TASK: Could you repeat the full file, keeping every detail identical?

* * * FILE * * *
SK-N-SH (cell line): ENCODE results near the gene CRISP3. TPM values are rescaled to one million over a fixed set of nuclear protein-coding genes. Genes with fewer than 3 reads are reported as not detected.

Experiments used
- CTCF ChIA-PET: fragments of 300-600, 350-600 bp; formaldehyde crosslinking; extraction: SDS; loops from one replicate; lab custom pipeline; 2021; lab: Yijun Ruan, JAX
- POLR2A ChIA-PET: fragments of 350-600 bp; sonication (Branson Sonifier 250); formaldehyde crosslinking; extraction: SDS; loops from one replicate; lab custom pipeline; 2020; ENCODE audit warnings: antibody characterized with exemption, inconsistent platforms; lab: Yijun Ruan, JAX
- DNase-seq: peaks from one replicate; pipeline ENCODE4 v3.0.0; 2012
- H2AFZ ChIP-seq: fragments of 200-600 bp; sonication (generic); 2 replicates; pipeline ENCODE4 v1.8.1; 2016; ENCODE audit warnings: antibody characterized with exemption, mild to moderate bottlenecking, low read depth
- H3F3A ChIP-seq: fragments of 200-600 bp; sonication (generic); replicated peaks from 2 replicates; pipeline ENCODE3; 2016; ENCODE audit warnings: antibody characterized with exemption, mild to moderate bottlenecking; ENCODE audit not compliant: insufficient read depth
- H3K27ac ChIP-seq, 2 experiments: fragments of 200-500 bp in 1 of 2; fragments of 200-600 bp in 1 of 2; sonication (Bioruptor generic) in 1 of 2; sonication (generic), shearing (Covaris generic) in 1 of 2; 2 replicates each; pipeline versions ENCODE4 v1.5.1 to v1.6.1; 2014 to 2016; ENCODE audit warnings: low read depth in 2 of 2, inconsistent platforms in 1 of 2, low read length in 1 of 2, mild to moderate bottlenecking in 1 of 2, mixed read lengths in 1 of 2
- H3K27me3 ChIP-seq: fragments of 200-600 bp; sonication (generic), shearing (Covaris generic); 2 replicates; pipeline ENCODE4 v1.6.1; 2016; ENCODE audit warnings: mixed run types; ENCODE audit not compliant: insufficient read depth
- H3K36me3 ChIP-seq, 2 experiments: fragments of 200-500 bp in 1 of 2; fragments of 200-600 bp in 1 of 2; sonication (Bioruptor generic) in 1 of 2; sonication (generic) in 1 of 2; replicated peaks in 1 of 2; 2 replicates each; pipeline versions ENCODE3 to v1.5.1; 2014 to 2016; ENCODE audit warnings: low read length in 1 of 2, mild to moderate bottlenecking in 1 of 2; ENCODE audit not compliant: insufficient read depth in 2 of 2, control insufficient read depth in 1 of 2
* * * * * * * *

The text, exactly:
SK-N-SH (cell line): ENCODE results near the gene CRISP3. TPM values are rescaled to one million over a fixed set of nuclear protein-coding genes. Genes with fewer than 3 reads are reported as not detected.

Experiments used
- CTCF ChIA-PET: fragments of 300-600, 350-600 bp; formaldehyde crosslinking; extraction: SDS; loops from one replicate; lab custom pipeline; 2021; lab: Yijun Ruan, JAX
- POLR2A ChIA-PET: fragments of 350-600 bp; sonication (Branson Sonifier 250); formaldehyde crosslinking; extraction: SDS; loops from one replicate; lab custom pipeline; 2020; ENCODE audit warnings: antibody characterized with exemption, inconsistent platforms; lab: Yijun Ruan, JAX
- DNase-seq: peaks from one replicate; pipeline ENCODE4 v3.0.0; 2012
- H2AFZ ChIP-seq: fragments of 200-600 bp; sonication (generic); 2 replicates; pipeline ENCODE4 v1.8.1; 2016; ENCODE audit warnings: antibody characterized with exemption, mild to moderate bottlenecking, low read depth
- H3F3A ChIP-seq: fragments of 200-600 bp; sonication (generic); replicated peaks from 2 replicates; pipeline ENCODE3; 2016; ENCODE audit warnings: antibody characterized with exemption, mild to moderate bottlenecking; ENCODE audit not compliant: insufficient read depth
- H3K27ac ChIP-seq, 2 experiments: fragments of 200-500 bp in 1 of 2; fragments of 200-600 bp in 1 of 2; sonication (Bioruptor generic) in 1 of 2; sonication (generic), shearing (Covaris generic) in 1 of 2; 2 replicates each; pipeline versions ENCODE4 v1.5.1 to v1.6.1; 2014 to 2016; ENCODE audit warnings: low read depth in 2 of 2, inconsistent platforms in 1 of 2, low read length in 1 of 2, mild to moderate bottlenecking in 1 of 2, mixed read lengths in 1 of 2
- H3K27me3 ChIP-seq: fragments of 200-600 bp; sonication (generic), shearing (Covaris generic); 2 replicates; pipeline ENCODE4 v1.6.1; 2016; ENCODE audit warnings: mixed run types; ENCODE audit not compliant: insufficient read depth
- H3K36me3 ChIP-seq, 2 experiments: fragments of 200-500 bp in 1 of 2; fragments of 200-600 bp in 1 of 2; sonication (Bioruptor generic) in 1 of 2; sonication (generic) in 1 of 2; replicated peaks in 1 of 2; 2 replicates each; pipeline versions ENCODE3 to v1.5.1; 2014 to 2016; ENCODE audit warnings: low read length in 1 of 2, mild to moderate bottlenecking in 1 of 2; ENCODE audit not compliant: insufficient read depth in 2 of 2, control insufficient read depth in 1 of 2